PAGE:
WASHINGTON – The United States Federal Reserve on Wednesday raised interest rates by a quarter of a percentage point, but indicated it was on the verge of pausing further increases in borrowing costs after the recent collapse of two US banks.
Fed chairman Jerome Powell sought to reassure investors about the soundness of the banking system, saying that the management of Silicon Valley Bank “failed badly”, but that the bank’s collapse did not indicate wider weaknesses in the banking system.
“These are not weaknesses that are running broadly through the banking system,” he said, adding that the takeover of Credit Suisse seemed to have been a positive outcome.
The Federal Open Market Committee policy statement also said the US banking system is “sound and resilient”.
Even so, Wall Street ended sharply lower after Mr Powell told a news conference that officials were still intent on fighting inflation while also eyeing the extent to which recent bank failures had cooled demand and slowed lending.
The much-anticipated rate hike by the Fed, which had delivered eight previous rate increases in the past year, sought to balance the risk of rampant inflation with the threat of instability in the banking system.
But in a key shift driven by the sudden failures in March of Silicon Valley Bank (SVB) and Signature Bank, the Fed’s latest policy statement no longer says that “ongoing increases” in rates are likely to be appropriate.
The banking sector has been in turmoil after California regulators on March 10 closed SVB in the largest US bank failure since the 2008 financial crisis.
The collapse of the Santa Clara, California-based bank and Signature Bank, another US mid-sized lender, prompted a rout in banking stocks as investors worried about other ticking bombs in the banking system and led to UBS Group’s takeover of the 167-year-old Credit Suisse Group to avert a wider crisis.
The Fed’s relentless rate increases to rein in inflation are among factors blamed for the biggest banking sector meltdown since 2008.
“The Fed is now living on a hope and a prayer that they haven’t done irreparable harm to the banking system,” said Mr Brian Jacobsen, senior investment strategist at Allspring Global Investments in Menomonee Falls, Wisconsin.
“The Fed is probably thinking financial stresses are substituting for future rate increases.”
Meanwhile, as the beleaguered First Republic Bank considers its options, Treasury Secretary Janet Yellen said on Wednesday that there is no discussion on insurance for all deposits.
She told a congressional hearing that the government “is not considering insuring all uninsured bank deposits”.
She also said the Treasury Department has not considered anything to do with guarantees for assets. First Republic shares closed down more than 15 per cent.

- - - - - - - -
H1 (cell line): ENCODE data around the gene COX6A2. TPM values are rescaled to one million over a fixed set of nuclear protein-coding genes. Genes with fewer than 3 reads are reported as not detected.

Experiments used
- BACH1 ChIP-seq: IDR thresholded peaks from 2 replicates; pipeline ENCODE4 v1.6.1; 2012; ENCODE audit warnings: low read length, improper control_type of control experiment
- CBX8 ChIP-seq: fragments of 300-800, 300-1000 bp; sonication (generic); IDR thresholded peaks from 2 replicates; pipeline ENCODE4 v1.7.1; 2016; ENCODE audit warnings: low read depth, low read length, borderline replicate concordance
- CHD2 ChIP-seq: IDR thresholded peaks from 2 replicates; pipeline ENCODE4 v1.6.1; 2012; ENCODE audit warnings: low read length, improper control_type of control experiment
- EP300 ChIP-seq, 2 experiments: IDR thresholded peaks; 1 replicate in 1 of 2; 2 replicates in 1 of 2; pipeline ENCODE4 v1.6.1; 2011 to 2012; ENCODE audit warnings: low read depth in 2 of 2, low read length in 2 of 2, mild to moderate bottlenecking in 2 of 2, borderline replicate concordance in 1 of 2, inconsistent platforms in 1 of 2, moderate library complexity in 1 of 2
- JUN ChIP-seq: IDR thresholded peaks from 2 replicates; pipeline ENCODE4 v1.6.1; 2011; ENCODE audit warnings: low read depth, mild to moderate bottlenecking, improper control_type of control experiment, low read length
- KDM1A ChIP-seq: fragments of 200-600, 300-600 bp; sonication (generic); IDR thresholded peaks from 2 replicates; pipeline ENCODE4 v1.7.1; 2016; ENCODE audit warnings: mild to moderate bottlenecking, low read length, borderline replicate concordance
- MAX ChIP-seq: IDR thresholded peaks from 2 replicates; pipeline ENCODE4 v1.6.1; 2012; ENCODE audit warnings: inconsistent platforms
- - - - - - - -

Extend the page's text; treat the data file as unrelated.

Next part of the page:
As officials grapple with restoring confidence in the banking system, JPMorgan Chase & Co chief executive Jamie Dimon is scheduled to meet Dr Lael Brainard, the director of the White House’s National Economic Council, during the executive’s planned trip to Washington, according to a source familiar with the situation.
The latest move to restore calm to restive regional bank stocks came as Pacific Western Bank, one of the regional lenders caught up in the market volatility, said it had raised US$1.4 billion (S$1.9 billion) from investment firm Atlas SP Partners.
Shares of the bank closed down 17 per cent even as it tried to assuage investor worries by saying it had more than US$11.4 billion in cash as at Monday.
But less than two weeks after SVB sank under the weight of bond-related losses due to surging interest rates, the chief executive of hedge fund Man Group, Mr Luke Ellis, said the turmoil was not over and predicted further bank failures.
Policymakers from Washington to Tokyo have stressed that the turmoil is different from the crisis 15 years ago, saying banks are better capitalised and funds more easily available.
SVB’s collapse kicked off a tumultuous 10 days for banks which led to the three billion Swiss franc (S$4.4 billion) weekend takeover of Credit Suisse by rival UBS.
In further fallout, a conservative Republican and a progressive Democrat in the US Senate are introducing legislation to replace the Fed’s internal watchdog with one appointed by the President, aiming to tighten bank supervision following the failures of SVB and Signature Bank.
Republican Rick Scott and Democrat Elizabeth Warren blamed the collapse of the two banks on regulatory failures at the US central bank, which has operated up to now with an internal inspector-general who reports to the Fed board.
The Fed was not immediately available for comment.
Across the Atlantic, European Central Bank top brass said they will watch for signs of stress in bank lending, a day after the ECB warned banks not to be caught off guard by rising rates.
As investors wonder whether the ECB will be able to continue its own rate increases to fight inflation, its chief economist Philip Lane said market jitters may turn out to be “a non-event” for monetary policy, while a full-blown crisis that completely rewrites the outlook is unlikely. REUTERS